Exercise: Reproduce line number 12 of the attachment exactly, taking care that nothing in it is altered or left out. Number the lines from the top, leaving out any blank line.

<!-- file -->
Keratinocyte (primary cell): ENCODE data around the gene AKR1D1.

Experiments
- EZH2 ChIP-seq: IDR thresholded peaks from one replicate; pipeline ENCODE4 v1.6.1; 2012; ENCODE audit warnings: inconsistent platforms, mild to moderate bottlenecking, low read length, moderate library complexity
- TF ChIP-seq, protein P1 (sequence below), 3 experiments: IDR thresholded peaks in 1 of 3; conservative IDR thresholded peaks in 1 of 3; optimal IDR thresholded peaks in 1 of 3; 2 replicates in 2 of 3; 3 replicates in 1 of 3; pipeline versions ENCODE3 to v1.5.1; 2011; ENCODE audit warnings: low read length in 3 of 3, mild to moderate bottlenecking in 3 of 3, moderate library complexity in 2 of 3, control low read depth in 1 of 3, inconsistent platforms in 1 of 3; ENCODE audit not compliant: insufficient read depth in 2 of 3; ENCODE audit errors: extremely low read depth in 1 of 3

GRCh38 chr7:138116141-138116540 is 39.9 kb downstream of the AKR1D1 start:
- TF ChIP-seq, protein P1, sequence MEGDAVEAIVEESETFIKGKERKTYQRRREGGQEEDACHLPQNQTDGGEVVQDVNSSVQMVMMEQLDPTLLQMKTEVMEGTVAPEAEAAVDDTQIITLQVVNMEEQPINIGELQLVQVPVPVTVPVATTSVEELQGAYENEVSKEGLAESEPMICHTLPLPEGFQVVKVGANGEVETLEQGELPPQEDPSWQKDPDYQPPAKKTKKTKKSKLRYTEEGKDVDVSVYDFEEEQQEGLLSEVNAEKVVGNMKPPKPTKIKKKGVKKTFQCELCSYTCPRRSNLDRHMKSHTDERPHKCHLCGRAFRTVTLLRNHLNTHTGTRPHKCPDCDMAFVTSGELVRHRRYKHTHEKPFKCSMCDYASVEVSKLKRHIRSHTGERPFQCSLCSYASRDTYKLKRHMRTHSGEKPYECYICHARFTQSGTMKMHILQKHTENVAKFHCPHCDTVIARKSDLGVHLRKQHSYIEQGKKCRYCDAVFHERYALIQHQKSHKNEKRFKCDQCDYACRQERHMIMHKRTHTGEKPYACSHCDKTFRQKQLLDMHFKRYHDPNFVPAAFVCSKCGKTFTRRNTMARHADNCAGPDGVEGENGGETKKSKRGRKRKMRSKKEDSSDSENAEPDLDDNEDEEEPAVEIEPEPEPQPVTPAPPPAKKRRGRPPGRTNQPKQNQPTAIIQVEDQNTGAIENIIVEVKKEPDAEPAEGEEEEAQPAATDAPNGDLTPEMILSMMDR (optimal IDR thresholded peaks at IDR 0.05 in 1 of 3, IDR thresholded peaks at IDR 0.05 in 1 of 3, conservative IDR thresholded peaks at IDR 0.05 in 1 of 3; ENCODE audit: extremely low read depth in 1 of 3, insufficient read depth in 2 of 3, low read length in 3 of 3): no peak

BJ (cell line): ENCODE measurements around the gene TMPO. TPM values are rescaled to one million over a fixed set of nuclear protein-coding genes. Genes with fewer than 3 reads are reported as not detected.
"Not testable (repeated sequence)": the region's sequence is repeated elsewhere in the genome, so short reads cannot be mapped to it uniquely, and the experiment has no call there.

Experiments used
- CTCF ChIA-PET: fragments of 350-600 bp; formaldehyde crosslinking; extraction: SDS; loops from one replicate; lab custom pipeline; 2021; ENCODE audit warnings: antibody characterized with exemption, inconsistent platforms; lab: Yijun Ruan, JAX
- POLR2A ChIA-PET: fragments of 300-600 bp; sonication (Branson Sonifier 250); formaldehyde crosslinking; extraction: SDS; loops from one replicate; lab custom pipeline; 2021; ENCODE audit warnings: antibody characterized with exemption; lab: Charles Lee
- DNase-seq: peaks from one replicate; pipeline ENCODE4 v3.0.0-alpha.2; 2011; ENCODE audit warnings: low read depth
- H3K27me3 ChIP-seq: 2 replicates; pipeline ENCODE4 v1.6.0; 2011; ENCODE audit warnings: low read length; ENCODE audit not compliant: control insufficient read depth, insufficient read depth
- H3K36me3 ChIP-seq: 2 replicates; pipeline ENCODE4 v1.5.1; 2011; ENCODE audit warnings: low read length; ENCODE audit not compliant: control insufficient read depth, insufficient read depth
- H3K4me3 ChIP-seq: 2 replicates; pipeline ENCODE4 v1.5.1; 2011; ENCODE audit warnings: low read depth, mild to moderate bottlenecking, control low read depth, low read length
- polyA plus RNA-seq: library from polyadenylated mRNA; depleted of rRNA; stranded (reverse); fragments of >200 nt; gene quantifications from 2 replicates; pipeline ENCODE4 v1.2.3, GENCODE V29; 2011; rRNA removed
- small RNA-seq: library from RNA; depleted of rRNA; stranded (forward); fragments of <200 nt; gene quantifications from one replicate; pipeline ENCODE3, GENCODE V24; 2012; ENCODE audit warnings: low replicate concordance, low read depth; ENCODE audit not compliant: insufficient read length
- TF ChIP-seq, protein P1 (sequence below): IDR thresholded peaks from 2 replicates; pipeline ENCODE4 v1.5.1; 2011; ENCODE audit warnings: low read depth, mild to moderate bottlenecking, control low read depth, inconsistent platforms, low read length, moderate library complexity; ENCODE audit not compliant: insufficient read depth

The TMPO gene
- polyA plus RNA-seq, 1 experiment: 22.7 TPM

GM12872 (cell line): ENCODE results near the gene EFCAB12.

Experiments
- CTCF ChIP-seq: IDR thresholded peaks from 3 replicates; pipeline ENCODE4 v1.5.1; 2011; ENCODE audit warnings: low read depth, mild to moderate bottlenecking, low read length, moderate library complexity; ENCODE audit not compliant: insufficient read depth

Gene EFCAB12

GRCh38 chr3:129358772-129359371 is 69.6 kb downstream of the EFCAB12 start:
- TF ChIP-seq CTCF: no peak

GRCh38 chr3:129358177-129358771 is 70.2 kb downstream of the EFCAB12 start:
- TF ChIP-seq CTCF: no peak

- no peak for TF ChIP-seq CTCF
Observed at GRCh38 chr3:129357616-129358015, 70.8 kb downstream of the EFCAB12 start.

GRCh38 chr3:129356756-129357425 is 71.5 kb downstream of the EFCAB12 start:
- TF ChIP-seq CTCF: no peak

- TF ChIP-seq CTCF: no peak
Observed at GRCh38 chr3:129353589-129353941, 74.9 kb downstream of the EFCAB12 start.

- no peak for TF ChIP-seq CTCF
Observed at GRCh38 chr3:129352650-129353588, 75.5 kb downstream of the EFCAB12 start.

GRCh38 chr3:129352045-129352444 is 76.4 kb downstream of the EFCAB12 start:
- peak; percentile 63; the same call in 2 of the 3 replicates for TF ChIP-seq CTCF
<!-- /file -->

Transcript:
- DNase-seq: peaks from one replicate; pipeline ENCODE4 v3.0.0-alpha.2; 2011; ENCODE audit warnings: low read depth